My azaleas are blooming, and it seems wrong. I live in Savannah, Georgia, which is known for its azaleas. Shrubs which are green and plain at other times of the year transform during azalea season into shocking masses of pink, violet, fuchsia, salmon, and fiery red, so that to look at the bushes, you wouldn’t even know they have leaves. It is only when they bloom that I notice that the azaleas are everywhere: in parks, in medians on city streets, in hedges around schools and libraries and other public buildings, in private yards, and even in vacant lots, framing the ghostly footprint of houses torn down long ago.
The transformation of the city into this tapestry of clownish color takes place in March or early April. That timing is part of the azalea’s charm: they welcome the warm weather of spring in a place where no one plants tulips and lilacs because they require several weeks of very cold weather to bloom. In the rest of the city, folks hope for the height of azalea season to take place close to March 17, when over three-quarters of a million people come together here to watch one of the biggest St. Patrick’s Day parades in the country. For me, the best years are when the azalea bloom coincides with a different celebration. The church I serve has a historic cemetery at the center of its property. There are marked graves which date from the early 1800s, and we know there are unmarked graves which are older. Sometime, I believe when the current sanctuary was built about 50 years ago, someone planted a hedge of azalea bushes to delineate the edges of the cemetery. Now, those bushes are almost six feet tall and about as big around. Each year for three or four days, the cemetery glows with the blooming azaleas, offering a backdrop of bright color to the old, crooked stones which mark the graves. And some years, when the weather and the Hebrew calendar align just right, the explosion of the azaleas coincides with the church’s celebration of Good Friday and Easter.
When we moved to Savannah, we knew we wanted azaleas in our yard. Why would we pass up the chance to have some of that vibrant color surrounding our home? At the nursery where we went to purchase our azaleas, they were promoting Encore azaleas. The tags on the bushes bragged that they would not have only one, all-out show of vivid color each year like the traditional breeds. Instead, they would bloom throughout the year. It sounded like a good idea at the time, and since they were about the only brand of azaleas available at that nursery, we purchased six of them in three different varieties to go in the beds along the front of our house.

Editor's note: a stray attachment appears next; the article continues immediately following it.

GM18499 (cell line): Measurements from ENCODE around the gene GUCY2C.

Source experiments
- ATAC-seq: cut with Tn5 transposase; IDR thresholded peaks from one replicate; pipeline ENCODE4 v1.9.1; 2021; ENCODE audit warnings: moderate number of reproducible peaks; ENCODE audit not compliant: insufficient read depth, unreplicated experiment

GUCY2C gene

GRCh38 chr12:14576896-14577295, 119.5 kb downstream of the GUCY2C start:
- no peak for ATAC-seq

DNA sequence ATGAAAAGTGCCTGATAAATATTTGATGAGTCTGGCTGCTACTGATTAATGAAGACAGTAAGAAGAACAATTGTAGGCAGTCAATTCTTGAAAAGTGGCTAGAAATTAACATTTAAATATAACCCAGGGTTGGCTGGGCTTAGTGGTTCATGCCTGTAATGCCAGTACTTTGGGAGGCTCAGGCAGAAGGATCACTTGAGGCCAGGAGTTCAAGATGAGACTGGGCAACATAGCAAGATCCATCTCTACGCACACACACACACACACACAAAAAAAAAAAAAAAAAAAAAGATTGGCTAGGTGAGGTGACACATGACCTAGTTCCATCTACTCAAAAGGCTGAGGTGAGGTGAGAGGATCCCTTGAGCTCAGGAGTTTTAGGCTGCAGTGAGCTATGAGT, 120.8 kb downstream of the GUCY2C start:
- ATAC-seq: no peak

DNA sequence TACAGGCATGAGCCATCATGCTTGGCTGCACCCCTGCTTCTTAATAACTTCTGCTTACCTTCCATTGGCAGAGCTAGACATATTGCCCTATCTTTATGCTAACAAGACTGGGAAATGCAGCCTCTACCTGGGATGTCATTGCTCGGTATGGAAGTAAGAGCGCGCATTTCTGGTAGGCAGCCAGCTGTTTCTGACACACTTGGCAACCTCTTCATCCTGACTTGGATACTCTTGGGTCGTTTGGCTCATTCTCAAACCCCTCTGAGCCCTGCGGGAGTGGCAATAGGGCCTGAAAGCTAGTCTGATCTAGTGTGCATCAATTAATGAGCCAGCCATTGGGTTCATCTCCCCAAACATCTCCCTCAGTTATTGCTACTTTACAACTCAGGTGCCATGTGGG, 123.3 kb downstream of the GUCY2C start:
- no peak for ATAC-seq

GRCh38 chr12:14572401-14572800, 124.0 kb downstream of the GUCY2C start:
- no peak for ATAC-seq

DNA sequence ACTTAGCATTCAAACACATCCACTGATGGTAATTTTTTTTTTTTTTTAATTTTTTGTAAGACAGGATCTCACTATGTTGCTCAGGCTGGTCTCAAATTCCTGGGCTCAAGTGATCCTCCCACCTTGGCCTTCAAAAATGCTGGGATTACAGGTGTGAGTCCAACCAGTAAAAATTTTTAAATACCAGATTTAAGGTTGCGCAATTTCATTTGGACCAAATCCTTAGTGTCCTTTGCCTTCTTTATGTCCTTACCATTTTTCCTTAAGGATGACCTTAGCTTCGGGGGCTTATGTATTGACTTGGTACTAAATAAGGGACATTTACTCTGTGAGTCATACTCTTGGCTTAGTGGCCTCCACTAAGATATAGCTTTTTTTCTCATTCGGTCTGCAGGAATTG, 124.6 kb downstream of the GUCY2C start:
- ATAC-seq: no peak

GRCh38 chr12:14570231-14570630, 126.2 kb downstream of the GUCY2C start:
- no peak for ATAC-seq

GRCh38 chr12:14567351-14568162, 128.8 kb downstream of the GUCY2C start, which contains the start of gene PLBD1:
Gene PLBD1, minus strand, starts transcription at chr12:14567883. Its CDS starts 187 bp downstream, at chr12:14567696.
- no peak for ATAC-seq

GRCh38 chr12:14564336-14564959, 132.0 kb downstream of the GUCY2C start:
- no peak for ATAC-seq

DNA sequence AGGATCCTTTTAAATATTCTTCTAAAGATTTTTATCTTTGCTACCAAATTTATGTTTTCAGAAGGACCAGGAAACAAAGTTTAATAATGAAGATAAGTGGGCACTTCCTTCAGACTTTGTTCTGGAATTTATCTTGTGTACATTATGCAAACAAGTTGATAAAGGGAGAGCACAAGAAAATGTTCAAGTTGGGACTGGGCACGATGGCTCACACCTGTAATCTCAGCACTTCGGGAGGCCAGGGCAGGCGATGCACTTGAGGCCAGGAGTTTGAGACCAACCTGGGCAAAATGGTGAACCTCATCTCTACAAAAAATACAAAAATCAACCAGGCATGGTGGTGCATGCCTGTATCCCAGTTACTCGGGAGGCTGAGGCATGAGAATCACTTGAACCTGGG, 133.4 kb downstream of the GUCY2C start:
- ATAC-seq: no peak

I really have two problems with the Encore azaleas. The first is that they do not present the spectacle which other azaleas show in the springtime. They are pretty enough, but never with so many blooms that they look like the bush itself will be smothered by them. And the second problem is what I am experiencing now. They are competing with the wide-spreading lantana, the mature hibiscus, the last of the black-eyed susans, and other late-summer bloomers in our garden. The bright, cheery, springtime-is-here proclamation of the azaleas feels like it interrupts the warmer show of the summer flowers. I am ready for days to be getting shorter, not longer. I am ready for the air to start turning crisp, not temperate. I am ready for the leaves to dry out, not to swell in their buds. And I am ready for the tones of autumn, not spring. The blooming azaleas just seem wrong, and if I could do it again, I would be happy with the traditional azaleas which bloom at the proper time and no other.
My azalea conundrum makes me think about an elderly woman who came to see me in my office some time back. She wanted to talk with me about what happens after death. She was a smart and faithful woman who knew all of the answers which both the church and popular culture give to that question. But she had always been a bit of a free thinker, and she wasn’t sure that she could believe the images of people floating on clouds, admiring the wings newly attached to their shoulders, hovering around some pearly gates tended by old, white men with long beards. We talked for a few minutes about the variety of images in the Bible for what the future will be: a great banquet, a singing chorus of God’s people, a mansion with many rooms, a city centered around a grand tree, a time when God will wipe every tear from our eyes. We talked about the tension of mystery, and about the stress of not knowing, and about the meaning of fear and hope and trust.
And then she finally asked me what she really wanted to know: “Pastor, do you ever think about these things? Am I crazy to be wondering like this?” And I said no. I can reference the Biblical images, and I understand that death can happen at any time. But I admitted that I do not really spend a lot of my personal time pondering questions about what I will experience after death. However, I said, the fact that I don’t dwell on those questions myself did not mean she was crazy. It simply meant that she was in a different season of her life than I was in, and with the different season of life came a different season of faith. What was blooming for her at that time was not what added color to my life, and what was in season for me was not the beauty she could discover. Azaleas shouldn’t bloom in the late summer, as we are waiting for the shortening days, the crisp air, the shriveled leaves, and rusty tones of autumn.
At the end of our conversation, I felt honored to have participated in it, and I told her so. It was a privilege to listen to her contemplations because they stretched my own imagination about God and faith beyond what is natural for me in this season of my life. What she was contemplating was beautiful. The questions she was asking could reveal the glory of God. And we could both appreciate what she was expressing to me because it was happening for her in its proper season.